In response to their rebellion, God cast them out of heaven into hades, a compartment of which is tartarus. Is this a place or location in the same literal sense as is understood in our everyday language? One must remember that these are spirit beings not subject to material place and location as are we. Evidently, when place or location is used in relation to them, it is metaphorical or figurative language used for our comprehension. One can only understand the unseen and unknown by use of terms which one knows and understands from experience. Metaphors are helpful because they are stated or implied likenesses by which comparisons are made. Consequently, what is not understood is made clear by a metaphor. The metaphor is a comparison that makes clear the unknown thing. Parables are extended metaphors. When Jesus wanted His followers to understand aspects of the kingdom of heaven, He used parables such as the sower. From what they knew from common life and experience, they could grasp through the comparison made that which they previously did not know. Metaphors are therefore most useful.

If Satan and his angels are reserved in darkness in chains, what is their condition? Learning this will enable one to be able to answer the question raised with greater clarity and accuracy. Reserved is translated from the verb tereo which means to guard, keep, preserve. It can have a happy outcome such as one’s being kept to a deliverance or salvation yet to be revealed (I Pet. 1:4) or can be one of retribution as it is in 2 Peter 2:4 and Jude 6. Consequently, the term does not have the meaning of a place or location but rather refers to the keeping that God has decreed. But if God is doing the guarding, the keeping, or the preserving, this is within the realm of His jurisdiction and His power to permit or not permit. In other words, they can only do as God permits for it is He who does the guarding, the keeping, or the preserving.

Chains is from desmos which means bonds. Again, the language is metaphorical. As a prisoner is bound and limited in what he is able to do, so it is that God has bound the rebellious angels and they can do only what is permitted by the nature of their bonds. The metaphor does not imply place or location as does the literal condition upon which it is based. God keeps or guards these rebellious angels to the punishment of the great Day of Judgment. Satan, the leader of the rebellious angels, suffers their same bonds. Consequently, there is no distinction between him and the other angels. All of them share the same retribution of bonds.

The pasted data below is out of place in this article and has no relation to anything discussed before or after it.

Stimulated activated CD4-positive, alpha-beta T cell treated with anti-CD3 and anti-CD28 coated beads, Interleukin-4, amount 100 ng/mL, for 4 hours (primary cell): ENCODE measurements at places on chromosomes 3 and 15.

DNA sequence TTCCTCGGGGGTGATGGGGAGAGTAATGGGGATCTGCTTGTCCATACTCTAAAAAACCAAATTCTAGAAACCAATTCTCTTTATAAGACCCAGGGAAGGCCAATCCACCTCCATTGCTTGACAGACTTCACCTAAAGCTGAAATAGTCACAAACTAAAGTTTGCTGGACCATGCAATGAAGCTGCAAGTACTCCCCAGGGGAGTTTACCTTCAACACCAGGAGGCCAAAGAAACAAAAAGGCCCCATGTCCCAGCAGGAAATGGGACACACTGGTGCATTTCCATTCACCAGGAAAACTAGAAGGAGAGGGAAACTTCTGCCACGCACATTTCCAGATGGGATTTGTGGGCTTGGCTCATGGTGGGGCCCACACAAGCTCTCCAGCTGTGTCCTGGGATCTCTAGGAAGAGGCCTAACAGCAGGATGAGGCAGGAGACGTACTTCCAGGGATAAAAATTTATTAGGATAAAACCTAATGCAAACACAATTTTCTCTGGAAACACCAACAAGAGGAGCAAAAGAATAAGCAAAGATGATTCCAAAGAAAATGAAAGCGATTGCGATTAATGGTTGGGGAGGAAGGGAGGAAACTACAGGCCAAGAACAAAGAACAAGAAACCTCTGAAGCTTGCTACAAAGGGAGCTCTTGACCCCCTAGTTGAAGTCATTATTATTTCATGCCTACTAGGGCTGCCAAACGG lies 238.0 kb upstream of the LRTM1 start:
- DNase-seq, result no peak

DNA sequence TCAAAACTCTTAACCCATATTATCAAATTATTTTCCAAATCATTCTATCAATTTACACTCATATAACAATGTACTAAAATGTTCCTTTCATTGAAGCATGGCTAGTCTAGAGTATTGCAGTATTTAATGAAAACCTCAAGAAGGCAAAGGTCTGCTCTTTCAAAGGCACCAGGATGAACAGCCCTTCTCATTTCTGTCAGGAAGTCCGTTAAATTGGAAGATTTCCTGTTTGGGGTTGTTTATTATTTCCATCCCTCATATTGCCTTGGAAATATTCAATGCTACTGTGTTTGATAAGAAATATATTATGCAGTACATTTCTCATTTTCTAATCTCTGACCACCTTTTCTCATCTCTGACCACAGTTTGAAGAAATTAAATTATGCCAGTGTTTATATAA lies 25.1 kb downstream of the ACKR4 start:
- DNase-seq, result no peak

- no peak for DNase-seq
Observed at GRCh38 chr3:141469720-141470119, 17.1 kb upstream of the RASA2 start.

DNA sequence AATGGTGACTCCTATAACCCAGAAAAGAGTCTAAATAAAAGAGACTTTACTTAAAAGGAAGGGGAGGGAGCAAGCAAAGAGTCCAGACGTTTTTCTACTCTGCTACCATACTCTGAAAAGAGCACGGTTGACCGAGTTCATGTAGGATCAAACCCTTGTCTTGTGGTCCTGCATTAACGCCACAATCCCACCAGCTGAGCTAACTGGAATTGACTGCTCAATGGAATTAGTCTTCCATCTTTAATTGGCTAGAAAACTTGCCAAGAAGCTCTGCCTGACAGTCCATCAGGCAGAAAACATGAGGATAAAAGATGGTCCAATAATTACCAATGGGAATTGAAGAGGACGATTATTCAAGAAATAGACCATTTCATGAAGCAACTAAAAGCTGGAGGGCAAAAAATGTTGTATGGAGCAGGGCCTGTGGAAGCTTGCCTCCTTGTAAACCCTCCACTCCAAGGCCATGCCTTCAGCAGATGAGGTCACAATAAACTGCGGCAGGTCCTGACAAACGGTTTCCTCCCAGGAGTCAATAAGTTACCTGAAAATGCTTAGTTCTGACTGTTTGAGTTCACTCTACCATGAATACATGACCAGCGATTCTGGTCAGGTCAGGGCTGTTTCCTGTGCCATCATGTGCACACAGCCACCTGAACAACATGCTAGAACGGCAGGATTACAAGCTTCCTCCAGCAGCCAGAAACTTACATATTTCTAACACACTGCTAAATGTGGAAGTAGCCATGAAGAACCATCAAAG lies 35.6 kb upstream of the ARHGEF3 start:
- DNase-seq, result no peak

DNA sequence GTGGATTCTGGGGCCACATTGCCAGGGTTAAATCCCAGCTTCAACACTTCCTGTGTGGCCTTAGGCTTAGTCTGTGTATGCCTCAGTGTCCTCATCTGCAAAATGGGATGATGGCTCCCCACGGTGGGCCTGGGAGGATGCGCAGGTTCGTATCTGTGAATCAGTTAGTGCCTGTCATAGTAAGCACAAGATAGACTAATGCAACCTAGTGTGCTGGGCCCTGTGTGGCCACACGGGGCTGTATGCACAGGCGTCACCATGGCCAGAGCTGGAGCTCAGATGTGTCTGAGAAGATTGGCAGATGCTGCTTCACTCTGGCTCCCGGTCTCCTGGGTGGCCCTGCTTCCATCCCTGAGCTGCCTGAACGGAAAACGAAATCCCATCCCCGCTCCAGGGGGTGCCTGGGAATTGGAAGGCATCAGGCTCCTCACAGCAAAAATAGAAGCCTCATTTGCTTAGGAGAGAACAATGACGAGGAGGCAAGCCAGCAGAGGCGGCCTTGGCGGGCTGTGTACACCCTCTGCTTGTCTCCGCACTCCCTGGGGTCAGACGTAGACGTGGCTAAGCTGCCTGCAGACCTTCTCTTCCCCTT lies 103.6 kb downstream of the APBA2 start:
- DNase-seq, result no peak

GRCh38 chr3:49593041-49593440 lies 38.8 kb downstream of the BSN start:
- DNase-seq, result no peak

Having understood from scripture what Satan’s punishment is and having understood the nature of this punishment enables one to grasp the truth in relation to the issue posed by the querist. There is no distinction between Satan’s punishment of bonds and the other angels’ bonds. Therefore, he is not in one condition and they in another. Both of them share the same punishment and are in the same condition. What is described in 2 Peter 2:4 and Jude 6 is shared by all of them alike. It is my conviction that the question is based on a position (that Satan is not bound or reserved in the same sense that the other rebellious angels are) which is not taught by the scriptures.

Within the bonds, the guarding, or the keeping that God has these angels in, there is given to them a certain permission to interface in the moral and spiritual world with men. For instance, Job was afflicted by Satan but God put a limitation on him as what he could do to Job. Satan had a broad range of things that he could do to Job but he could not take his life (Job 2:6). Satan was kept or guarded by God and could not exceed what God had set as his bonds. Demons, whom I believe are rebellious angels as appears clear from their interaction with Jesus (Matt. 8:2; Mk. 5:7; Lk. 4:34), likewise have permission to interface with men as is evident from what the New Testament shows them doing. They knew Jesus to be the Son of God and that they were reserved for torment or punishment. They wondered if Jesus was going to torment them before the time set (the judgment of the great day). It is obvious that they had the same permission as did Satan but both they and he are reserved to punishment.

Guardian of Truth XXXVII: No 21, p. 5
November 4, 1993